The Plan: Haussmann embarked on on a radical project of urban design to rebuild Paris as a modern city. The project included… •A greatly expanded sewer system. •The construction of wide boulevards. •Gas lighting for the streets. •The formulation of public building regulations. •The construction of monuments. •An updated and uniform facade for the city’s buildings. •A reorganized and symmetrical road system. •The construction of new parks. •The division of Paris into arrondissements (Districts) and the expansion of the city’s limits.

The extent of the construction can be seen in these pictures of the Avenue de L’opera both during the construction and in modern times


Phase I  The Grand Cross Roads:Connecting East-West & North-South;  Major streets developed were:  Rue De Rivoli  Rue Saint-Antonie  Boulevard Strasbourg  Boulevard Sebastopol

 Boulevard Michel  Built Hotels: Grand Hotel de Louvre  Built New Squares with theatres :Fontaine du palmier  Built Gardens: Bois de Boulogne


Phase II  The construction of a large new square, place du Chateau-d’Eau.

• The new railroad stations • Huge new parks being constructed on the edge of the city. • Two new government buildings, the Tribunal de Commerce and the Prefecture de Police, were built. • Planned to construct 26.294 km of new avenues and streets.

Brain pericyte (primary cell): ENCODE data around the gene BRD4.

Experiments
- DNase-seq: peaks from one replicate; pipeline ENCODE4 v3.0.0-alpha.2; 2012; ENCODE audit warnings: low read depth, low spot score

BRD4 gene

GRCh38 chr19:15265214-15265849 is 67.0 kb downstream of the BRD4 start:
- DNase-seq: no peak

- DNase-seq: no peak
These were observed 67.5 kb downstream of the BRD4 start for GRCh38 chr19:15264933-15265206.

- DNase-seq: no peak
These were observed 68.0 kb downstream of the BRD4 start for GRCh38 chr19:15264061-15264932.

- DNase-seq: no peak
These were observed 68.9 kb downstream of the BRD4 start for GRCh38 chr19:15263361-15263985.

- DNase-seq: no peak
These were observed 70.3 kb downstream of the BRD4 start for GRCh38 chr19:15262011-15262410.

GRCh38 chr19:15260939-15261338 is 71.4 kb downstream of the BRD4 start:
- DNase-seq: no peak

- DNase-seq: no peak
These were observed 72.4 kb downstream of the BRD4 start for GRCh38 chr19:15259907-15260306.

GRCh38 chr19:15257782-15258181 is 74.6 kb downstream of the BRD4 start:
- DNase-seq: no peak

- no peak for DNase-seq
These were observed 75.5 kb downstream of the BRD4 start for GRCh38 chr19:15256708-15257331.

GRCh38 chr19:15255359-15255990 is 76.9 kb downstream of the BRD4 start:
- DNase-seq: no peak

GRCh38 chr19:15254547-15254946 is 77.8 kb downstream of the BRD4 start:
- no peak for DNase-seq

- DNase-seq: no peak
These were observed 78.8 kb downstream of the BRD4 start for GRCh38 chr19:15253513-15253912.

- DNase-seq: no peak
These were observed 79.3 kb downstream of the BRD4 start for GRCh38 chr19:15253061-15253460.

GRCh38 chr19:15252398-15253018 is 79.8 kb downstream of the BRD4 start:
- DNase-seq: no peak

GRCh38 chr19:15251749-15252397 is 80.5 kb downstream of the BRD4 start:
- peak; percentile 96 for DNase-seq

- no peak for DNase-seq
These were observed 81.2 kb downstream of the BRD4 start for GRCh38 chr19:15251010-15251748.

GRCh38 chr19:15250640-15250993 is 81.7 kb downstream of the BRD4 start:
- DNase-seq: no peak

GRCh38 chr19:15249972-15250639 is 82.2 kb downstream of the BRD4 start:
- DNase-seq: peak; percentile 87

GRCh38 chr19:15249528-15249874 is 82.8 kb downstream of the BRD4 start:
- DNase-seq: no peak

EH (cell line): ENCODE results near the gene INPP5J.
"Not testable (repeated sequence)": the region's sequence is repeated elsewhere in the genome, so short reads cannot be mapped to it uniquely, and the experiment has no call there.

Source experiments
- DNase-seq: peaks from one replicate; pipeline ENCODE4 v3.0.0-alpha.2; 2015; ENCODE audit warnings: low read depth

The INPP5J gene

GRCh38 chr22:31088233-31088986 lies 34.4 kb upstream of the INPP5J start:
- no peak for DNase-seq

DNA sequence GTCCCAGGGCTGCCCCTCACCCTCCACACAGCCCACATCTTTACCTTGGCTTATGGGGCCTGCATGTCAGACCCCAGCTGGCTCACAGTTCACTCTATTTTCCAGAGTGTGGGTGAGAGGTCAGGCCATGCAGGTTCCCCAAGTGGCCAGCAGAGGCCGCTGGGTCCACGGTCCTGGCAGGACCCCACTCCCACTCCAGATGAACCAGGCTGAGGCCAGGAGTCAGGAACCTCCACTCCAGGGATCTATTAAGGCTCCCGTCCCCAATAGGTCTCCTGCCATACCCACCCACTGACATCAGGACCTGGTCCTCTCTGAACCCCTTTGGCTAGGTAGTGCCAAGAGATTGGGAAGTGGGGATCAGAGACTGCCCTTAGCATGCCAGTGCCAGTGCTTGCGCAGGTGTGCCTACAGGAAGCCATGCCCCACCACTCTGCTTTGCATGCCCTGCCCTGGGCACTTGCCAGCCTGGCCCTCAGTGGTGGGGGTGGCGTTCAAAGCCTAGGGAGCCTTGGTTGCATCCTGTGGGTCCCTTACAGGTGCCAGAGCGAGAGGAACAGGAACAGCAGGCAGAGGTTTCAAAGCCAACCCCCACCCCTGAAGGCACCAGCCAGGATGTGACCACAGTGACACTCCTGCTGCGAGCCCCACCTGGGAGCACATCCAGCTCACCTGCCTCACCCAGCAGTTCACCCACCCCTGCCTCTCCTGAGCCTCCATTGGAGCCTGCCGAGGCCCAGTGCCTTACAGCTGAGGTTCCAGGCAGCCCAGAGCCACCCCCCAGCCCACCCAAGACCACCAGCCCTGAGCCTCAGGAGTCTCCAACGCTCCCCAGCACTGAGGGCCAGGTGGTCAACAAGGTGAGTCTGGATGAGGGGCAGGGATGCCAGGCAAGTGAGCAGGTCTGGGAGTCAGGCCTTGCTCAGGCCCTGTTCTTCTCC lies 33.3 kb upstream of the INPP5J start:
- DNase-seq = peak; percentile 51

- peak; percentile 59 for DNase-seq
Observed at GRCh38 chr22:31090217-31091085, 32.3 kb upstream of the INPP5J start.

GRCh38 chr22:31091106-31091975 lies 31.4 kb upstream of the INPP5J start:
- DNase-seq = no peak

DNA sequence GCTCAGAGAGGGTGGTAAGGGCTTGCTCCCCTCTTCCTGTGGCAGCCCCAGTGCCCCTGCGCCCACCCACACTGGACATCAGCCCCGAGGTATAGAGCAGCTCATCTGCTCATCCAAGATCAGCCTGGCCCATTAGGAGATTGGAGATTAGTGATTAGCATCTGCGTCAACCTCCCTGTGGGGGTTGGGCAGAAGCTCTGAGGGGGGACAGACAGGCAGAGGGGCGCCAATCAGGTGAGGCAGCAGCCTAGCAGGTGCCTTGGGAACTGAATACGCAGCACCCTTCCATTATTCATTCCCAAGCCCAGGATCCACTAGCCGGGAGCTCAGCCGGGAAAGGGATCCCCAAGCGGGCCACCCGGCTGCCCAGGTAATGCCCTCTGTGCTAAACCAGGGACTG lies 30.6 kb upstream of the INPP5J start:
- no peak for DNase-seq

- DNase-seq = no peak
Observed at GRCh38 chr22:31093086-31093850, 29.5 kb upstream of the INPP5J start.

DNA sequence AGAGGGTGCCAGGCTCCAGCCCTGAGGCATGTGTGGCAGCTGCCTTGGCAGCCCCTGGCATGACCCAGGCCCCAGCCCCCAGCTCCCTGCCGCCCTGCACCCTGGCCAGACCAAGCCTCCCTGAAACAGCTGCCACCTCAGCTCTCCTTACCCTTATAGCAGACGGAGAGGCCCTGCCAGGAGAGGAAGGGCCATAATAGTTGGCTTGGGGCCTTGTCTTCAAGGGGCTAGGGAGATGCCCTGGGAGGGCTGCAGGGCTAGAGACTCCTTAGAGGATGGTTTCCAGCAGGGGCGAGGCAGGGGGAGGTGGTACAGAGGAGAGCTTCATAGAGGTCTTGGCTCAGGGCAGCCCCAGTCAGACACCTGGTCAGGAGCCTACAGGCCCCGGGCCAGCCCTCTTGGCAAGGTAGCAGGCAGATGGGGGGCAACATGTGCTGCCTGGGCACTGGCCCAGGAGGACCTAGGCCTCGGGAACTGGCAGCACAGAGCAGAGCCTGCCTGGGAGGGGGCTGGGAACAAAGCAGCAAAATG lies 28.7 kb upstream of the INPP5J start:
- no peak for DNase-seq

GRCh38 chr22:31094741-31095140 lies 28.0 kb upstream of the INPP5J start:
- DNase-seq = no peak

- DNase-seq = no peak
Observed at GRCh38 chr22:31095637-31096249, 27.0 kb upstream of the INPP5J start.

Phase III

The renovation of the gardens.

Building a new rue de châteaudon and clearing the space around the church NorteDame de Lorette.

The construction of 28 Km of the new boulevards.

Construction new avenues and streets on the annexed land.

Downfall due to extensive works.


Roads One of the most important aspects of the plan was the renovation of Paris’s main roads. Haussmann brought symmetry to the city. The new roads were laid out in a grid running east to west, north to south with diagonal connections radiating out. Perhaps most importantly the wide avenues would be hard to barricade and allow fast access for troops while also improving commerce. The construction of new roads and the widening of streets would require the expropriation and demolition of many buildings.


Sewers  The Pre-Haussmann sewers had been built by a man named Bruneseau in 1805. Bruneseau’s underground system intermixed sanitary and unsanitary water.  During the 1800’s Germ theory came to replace the earlier Miasma theory of disease, and brought new ideas about sanitation and disease prevention.  His sewer used iron piping and new digging techniques made possible by the Industrial Revolution.


Facade of Buildings Haussmann and Napoleon III wanted the buildings of Paris to share a unifying theme. The city was rebuilt with a neoclassical facade that has is still typical of Paris today. The widening of the streets allowed for extra height to be added to the buildings increasing living space.


While both Napoleon III and Haussmann wanted to modernize Paris at the same time they were adherents of a more classical style of architecture. One such landmark constructed during this time was the Palais Garnier opera seen below. The building typify the very neoclassical style so loved by Napoleon III which can be observed in the picture of the Opera’s interior bellow.


REFERENCES: Doukhan, I. (2001). Baroque City: The Conception of Time and History, European Humanitarian University Epstein-Mervis, M. (2014). Tracing Washington, D.C.'s Design Roots in Versaille, Retrieved from dc.curbed.com Morris, A.E.J. (1972). History of Urban Form (Third Edition)

Baroque Cities and the Haussmanization of Paris  
Baroque Cities and the Haussmanization of Paris